The Grass Roots Are Getting Greener for Sanders, but Will They Wither?
While pundits and political insiders wait for Vice President Joe Biden to make up his mind and watch Hillary Clinton’s latest attempt to seem more likable, Sen. Bernie Sanders is steadily building a grass-roots organization determined to fight for his progressive ideas through Election Day and beyond.
The Biden and Clinton stories are examples of the superficiality of presidential campaign coverage. Waiting for Biden produces no news, just website traffic because of his name. No heavy reporting or analysis is needed. It’s the same with Clinton events, such as her learning to do the Nae Nae on Ellen DeGeneres’ TV show.
Sanders is all seriousness, brushing off questions about his appearance and other silliness with the impatience of a man on a more important mission. From what I’ve seen and heard from Sanders supporters, that’s why they are behind him.
“I am trying to create the political army to support this political revolution,” Lauren Steiner, a leader of California Sanders volunteers, told me recently over coffee near UCLA.
Other Sanders supporters also embrace the idea of an effort that could extend beyond Election Day. “I think that Bernie serves as a huge inspiration for students who have grown up in a world where they’ve been undercut time and time again due to corruption or incompetence and have grown accustomed to the feeling that their voice can’t do much for themselves,” Justen Teguh, a student at the University of California, San Diego, told me in an email. “He has a policy which is great for those attending college, yes, but he’s also been putting a lot of focus on the power that the people collectively have and our responsibility to use it.”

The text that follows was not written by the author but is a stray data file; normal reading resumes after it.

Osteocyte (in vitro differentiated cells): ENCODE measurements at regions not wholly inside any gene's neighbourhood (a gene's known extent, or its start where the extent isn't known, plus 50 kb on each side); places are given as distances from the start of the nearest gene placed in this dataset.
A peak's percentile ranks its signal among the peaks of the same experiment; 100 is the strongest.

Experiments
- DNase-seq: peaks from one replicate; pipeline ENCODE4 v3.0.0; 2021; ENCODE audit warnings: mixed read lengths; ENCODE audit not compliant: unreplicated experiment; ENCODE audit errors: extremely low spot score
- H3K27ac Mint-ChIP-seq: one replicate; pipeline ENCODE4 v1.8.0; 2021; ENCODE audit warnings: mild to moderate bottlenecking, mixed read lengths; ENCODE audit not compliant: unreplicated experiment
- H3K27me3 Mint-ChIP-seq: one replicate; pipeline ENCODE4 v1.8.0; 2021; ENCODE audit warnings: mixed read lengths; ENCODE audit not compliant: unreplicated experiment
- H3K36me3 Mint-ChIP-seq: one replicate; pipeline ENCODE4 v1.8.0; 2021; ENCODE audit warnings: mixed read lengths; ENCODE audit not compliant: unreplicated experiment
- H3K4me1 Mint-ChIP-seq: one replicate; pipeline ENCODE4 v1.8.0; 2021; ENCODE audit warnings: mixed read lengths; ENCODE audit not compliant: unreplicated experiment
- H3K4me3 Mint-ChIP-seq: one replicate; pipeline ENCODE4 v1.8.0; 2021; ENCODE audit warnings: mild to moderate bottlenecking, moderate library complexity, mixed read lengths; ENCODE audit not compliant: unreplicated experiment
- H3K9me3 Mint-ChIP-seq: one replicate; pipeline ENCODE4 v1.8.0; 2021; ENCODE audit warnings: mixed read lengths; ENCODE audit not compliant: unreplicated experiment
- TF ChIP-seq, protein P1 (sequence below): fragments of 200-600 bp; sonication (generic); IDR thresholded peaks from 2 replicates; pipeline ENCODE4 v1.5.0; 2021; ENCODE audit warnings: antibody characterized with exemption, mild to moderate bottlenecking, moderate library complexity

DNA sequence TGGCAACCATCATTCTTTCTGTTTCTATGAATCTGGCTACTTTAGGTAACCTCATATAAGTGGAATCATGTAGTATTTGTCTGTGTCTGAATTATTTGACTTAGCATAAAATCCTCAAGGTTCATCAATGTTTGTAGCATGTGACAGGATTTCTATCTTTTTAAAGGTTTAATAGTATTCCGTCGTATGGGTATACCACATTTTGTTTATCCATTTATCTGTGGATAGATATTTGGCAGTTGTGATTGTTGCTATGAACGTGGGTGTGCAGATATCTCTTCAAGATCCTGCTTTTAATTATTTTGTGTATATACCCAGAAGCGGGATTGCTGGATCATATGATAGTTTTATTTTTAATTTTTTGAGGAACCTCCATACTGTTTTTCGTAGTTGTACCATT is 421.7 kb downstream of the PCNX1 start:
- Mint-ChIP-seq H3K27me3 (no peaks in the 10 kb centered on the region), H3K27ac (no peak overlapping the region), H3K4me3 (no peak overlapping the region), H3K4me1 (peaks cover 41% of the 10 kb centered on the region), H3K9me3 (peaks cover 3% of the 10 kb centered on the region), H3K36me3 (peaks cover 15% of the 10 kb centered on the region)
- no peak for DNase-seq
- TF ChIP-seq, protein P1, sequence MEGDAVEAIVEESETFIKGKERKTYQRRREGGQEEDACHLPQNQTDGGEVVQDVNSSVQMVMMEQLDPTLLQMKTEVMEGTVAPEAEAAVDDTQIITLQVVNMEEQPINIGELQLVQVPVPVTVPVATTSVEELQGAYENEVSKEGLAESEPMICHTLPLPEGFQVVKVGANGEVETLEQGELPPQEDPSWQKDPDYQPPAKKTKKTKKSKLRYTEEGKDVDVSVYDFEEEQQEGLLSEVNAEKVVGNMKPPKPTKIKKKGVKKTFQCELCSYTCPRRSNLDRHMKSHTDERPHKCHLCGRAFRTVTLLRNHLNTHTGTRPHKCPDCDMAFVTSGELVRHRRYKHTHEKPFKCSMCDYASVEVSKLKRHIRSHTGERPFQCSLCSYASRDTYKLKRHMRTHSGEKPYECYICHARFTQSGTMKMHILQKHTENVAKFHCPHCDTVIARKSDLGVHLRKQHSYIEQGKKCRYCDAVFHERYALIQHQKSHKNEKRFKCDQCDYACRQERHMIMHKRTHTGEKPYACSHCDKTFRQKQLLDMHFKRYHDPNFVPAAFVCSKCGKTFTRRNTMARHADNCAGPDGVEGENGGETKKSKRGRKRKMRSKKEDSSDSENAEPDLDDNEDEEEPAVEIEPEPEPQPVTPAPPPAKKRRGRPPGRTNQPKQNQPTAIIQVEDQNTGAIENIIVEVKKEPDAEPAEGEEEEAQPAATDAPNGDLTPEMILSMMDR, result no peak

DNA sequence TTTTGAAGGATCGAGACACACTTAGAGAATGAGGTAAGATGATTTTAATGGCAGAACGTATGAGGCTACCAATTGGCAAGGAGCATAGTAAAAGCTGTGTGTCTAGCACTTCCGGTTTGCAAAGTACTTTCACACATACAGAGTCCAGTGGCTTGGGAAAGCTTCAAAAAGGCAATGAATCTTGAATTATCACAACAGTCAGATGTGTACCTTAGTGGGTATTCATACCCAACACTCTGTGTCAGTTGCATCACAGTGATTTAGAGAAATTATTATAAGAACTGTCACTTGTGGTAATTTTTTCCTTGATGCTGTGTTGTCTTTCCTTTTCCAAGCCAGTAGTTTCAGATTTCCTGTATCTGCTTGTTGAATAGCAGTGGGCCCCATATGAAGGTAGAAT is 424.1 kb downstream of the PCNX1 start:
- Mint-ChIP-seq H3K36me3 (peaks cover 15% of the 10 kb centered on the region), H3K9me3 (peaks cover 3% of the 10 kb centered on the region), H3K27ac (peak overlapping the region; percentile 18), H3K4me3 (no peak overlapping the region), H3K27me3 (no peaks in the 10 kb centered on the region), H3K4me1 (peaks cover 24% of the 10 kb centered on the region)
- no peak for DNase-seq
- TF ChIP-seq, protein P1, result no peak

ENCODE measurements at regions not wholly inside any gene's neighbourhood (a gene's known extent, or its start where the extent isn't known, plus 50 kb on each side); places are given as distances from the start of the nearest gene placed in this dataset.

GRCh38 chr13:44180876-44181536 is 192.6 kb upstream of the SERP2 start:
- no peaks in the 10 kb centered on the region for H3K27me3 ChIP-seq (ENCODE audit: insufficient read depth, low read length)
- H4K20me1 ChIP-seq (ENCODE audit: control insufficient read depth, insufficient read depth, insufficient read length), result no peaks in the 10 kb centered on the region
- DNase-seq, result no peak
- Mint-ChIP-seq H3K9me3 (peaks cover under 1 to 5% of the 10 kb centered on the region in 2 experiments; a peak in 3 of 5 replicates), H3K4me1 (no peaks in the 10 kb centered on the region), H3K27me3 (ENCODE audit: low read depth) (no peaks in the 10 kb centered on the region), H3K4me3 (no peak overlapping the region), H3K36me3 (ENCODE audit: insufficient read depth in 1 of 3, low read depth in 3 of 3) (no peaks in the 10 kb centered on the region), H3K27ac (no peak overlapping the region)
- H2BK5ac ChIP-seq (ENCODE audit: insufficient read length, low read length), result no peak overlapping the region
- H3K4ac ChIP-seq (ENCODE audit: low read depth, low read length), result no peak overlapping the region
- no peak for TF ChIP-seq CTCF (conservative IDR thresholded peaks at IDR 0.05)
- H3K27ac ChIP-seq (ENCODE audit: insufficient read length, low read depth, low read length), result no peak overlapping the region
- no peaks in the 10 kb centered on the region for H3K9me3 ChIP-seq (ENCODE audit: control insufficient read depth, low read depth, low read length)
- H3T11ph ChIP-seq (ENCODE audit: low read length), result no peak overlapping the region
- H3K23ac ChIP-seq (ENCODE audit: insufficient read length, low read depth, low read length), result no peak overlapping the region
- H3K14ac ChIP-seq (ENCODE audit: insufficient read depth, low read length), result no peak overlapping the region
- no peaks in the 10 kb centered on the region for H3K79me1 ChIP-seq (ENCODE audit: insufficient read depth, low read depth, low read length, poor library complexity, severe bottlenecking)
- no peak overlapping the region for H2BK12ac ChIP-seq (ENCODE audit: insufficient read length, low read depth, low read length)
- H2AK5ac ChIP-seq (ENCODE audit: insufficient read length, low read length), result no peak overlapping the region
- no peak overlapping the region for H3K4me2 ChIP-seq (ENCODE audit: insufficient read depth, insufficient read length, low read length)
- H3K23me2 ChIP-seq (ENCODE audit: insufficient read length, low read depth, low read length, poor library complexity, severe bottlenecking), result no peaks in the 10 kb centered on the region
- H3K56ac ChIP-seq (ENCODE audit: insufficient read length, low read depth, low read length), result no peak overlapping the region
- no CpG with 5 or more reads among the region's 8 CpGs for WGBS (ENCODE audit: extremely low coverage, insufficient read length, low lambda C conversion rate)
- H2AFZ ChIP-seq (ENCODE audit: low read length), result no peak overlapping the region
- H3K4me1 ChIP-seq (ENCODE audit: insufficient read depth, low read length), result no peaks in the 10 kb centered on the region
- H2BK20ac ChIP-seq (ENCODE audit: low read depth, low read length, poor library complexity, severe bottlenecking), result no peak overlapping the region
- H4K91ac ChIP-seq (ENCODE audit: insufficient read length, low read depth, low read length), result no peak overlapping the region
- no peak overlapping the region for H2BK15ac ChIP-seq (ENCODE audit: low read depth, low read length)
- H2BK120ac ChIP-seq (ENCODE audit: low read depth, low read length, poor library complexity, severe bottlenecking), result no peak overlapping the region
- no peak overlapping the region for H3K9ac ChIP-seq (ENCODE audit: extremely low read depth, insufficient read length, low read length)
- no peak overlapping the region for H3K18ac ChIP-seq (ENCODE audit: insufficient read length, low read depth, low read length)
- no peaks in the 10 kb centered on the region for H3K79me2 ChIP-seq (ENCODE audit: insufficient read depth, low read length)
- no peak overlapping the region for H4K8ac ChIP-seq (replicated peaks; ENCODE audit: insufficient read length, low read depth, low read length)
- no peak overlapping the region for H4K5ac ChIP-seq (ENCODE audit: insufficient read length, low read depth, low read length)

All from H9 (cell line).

Harnessing that power during and after the election is the linchpin of the Sanders campaign. The Vermont senator feels Obama and his team blundered by letting its effective 2008 election campaign organization, with its huge lists of supporters, fall into neglect in the post-election period.
“Change will take place when tens of millions say enough is enough,” Sanders told former Obama adviser David Axelrod on a new podcast, “The Axe Files with David Axelrod.”
“We are seeing that in the fight for the $15 minimum wage. Change comes at the grass-roots level … this is what this campaign is about.
“As you know, I am personally very fond of Barack Obama,” said Sanders. “But here is an area where we have a political disagreement.” Obama, he said, after a “brilliant campaign,” thought he could sit down with Republicans and negotiate. “It was a mistake he made because he is a decent guy.” But the Republicans “had no desire to negotiate” and “it took him too long to realize it.”
Sanders said “tens of millions of people are going to [have to] stand up the day after the election. … In terms of the governing process, I can’t do it alone, Barack Obama couldn’t do it alone.”
Sanders said he said he thinks most Americans agree with him on his advocacy for the minimum wage, free college tuition, family leave, rebuilding of the nation’s infrastructure and other issues. “I am not saying every position I advocate has a majority support, but a lot of them do. … The views I am talking about represent the views of the vast majority of the American people … the political dynamic of the moment is the views that progressives hold.”